There was general agreement that the work was relentless and that there was little energy or time left for research or ‘original observations or even any industrious survey of the the rich material at hand. One commented that the career of the assistant medical officer ‘is one of the saddest pictures our profession affords‘. He complained of the boredom of the job, the inability to marry, inadequate pay, and the absence of a home or independence. The lack of career progression was a common complaint and that only a small proportion of assistants achieved a superintendency. The power of the superintendent’s position was an abiding grievance ‘The truth is that the superintendent is absolute master, and the assistant is, to the extent of abasement, his serf, his man Friday’. Many of the correspondents used pseudonyms for fear that they would be identified and jeopardise their jobs. ‘If the cases in which the professional careers of assistants have been injured beyond repair by superintendents were made known, the revelation would be startling and shameful’. The same correspondent described how a paper had been read before the Medico-Psychological society on the status of assistants in 1890. He said that it had been ‘pitiful to note the cowed and apologetic tone in which the assistants pleaded for some amelioration of their lot, for fear of arousing the displeasure of the superintendents’. One thought that the system of autocratic medical superintendents had killed scientific research in the asylums. He described the experience of stinging humiliation which taught him ‘never to cross the bar of “established usage”, and how this demoralised and destroyed his energy and individuality.
A long letter from ‘Hopeful’ complained that the prevailing asylum spirit was one which makes for maximum comfort, exaltation and glorification of the Superintendent. He admitted that the superintendent’s duties were primarily those of an administrator and all his training and professional experience was wasted since the medical duties had to be delegated to his assistants. He complained that superintendents visited the wards rarely and never in the company of the ward doctor, but were prone to change treatment regimes without discussion which was ‘tantamount to a snub,…..and a deterrent to the confidence of the patient in the medical officer under whose treatment he is’. Hopeful noted that there was little reward or incentive to become an asylum medical officer since the wages were a pittance, there was no private practice and he was unable to marry. The poor conditions in the asylum service ‘scotches the profession of our best men and draws into the service a lower class of medical men than average’.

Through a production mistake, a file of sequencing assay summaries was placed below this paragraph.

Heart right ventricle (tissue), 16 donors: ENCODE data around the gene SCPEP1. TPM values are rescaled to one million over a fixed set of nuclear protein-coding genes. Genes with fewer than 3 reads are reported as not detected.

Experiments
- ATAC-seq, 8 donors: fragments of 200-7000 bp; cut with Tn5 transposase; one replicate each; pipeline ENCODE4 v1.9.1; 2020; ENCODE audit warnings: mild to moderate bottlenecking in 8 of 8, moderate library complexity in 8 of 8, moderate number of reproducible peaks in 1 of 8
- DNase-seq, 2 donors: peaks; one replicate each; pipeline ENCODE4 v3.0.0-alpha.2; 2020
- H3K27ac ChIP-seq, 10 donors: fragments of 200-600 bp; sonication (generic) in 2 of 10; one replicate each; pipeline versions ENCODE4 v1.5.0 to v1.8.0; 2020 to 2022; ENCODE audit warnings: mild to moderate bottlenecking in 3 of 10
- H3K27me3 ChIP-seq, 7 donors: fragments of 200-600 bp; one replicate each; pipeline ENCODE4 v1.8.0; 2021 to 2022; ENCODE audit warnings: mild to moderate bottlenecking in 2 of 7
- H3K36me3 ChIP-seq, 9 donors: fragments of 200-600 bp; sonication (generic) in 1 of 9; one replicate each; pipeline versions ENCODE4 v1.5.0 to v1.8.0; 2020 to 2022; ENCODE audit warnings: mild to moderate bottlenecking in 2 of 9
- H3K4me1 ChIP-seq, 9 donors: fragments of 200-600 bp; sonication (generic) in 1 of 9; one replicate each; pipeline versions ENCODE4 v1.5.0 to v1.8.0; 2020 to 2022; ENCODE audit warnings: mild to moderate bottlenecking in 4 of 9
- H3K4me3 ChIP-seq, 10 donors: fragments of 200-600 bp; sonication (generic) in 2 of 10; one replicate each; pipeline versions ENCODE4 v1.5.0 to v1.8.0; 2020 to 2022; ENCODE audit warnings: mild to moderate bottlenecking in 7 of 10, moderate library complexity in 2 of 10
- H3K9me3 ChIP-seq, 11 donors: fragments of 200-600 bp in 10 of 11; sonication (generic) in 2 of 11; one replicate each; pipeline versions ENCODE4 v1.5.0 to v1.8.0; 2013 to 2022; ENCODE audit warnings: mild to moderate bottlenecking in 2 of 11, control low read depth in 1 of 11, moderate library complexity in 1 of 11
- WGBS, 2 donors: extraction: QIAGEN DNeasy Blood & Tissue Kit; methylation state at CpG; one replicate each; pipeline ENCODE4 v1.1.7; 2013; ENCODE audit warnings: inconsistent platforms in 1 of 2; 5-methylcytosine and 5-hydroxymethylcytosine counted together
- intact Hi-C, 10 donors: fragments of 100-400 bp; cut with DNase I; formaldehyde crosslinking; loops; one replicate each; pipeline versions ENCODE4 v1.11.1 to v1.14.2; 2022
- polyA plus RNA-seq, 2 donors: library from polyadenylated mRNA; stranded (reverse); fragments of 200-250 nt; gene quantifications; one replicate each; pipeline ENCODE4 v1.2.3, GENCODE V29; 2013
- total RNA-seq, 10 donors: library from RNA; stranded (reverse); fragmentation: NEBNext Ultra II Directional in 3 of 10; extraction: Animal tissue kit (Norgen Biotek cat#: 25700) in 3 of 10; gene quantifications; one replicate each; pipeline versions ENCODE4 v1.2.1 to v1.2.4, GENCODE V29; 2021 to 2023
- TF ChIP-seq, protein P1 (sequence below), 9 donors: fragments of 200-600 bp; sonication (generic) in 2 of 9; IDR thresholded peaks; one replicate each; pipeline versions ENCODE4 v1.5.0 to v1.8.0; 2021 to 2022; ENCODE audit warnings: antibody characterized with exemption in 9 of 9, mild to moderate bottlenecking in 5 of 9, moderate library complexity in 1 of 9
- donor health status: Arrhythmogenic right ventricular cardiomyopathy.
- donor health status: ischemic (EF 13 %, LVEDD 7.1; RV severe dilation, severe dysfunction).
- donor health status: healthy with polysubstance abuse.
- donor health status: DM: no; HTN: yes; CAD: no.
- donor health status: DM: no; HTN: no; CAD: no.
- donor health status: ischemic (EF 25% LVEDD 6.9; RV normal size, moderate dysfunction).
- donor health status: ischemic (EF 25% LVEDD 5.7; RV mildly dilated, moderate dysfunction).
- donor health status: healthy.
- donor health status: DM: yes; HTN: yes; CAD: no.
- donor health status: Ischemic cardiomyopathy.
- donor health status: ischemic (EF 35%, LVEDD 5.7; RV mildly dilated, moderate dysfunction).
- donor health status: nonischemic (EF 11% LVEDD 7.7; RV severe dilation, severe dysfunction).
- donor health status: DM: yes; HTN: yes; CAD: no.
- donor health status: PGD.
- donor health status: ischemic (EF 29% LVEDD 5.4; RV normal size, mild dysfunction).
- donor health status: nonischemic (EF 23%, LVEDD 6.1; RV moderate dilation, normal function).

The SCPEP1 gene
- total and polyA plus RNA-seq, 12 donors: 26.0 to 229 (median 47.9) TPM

Many commented that since such a system was enshrined in the legislature and enforced by laymen who ‘only understand a maintenance sheet’, there was little hope of change. There were thought to be too many vested interests in maintaining the status quo from superintendents who needed the assistants to do the routine clinical work to the county council who were reluctant to raise wages while there were still doctors who would accept the terms offered. The implication was that the MPA was controlled by the asylum superintendents who had a vested interest in maintaining the status quo. Eventually, it was proposed and heartily endorsed that the question of assistant medical officers should be brought before the the annual meeting of the British Medical Association. Yet even when this proposal had been agreed, the sense of hopelessness conveyed in a letter from ‘Experientia Docet’ was palpable. ‘Assistants will look forward with interest if with little hope, to the realisation of the scheme of a discussion at the next meeting of the British Medical Association’ .
As had been promised, the status of the assistant medical officer in the lunatic asylums was discussed at the 1894 BMA annual general meeting. Dr Charles Mercier, lecturer on neurology and insanity at the Westminster Hospital outlined the complaints listed through the pages of the BMJ over the preceding six months. The low starting pay was not thought to be a significant problem since there were plenty of applicants for the posts. However, the lack of career progression and adequate remuneration after the initial probationary period was recognised to be a serious deterrent to remaining in the service. The salary of £200 per year was the equivalent of a city clerk but with responsibility out of proportion. Poor wages and accommodation of two rooms meant that a man could not marry. Dr Mercier recognised the ‘intolerable loneliness and isolation’ of the position. Others noted that the asylum medical officer had no way to safeguard his position and no board to appeal to when problems arose with their employment. He was completely reliant on the goodwill of his superintendent. Various solutions were proposed including short term contracts and examinations as a means to ensure a career ladder. The meeting seemed to take the attitude that although there were some genuine grievances, the problems were not widespread. No concrete proposals were put forward, and the whole subject of the asylum medical officers and their problems disappeared from the pages of the BMJ. It must have been desperately disappointing, and to add insult to injury a separate proposal put forward at the same 1894 BMA AGM to create a national civil medical service with a graded pay structure was rejected out of hand.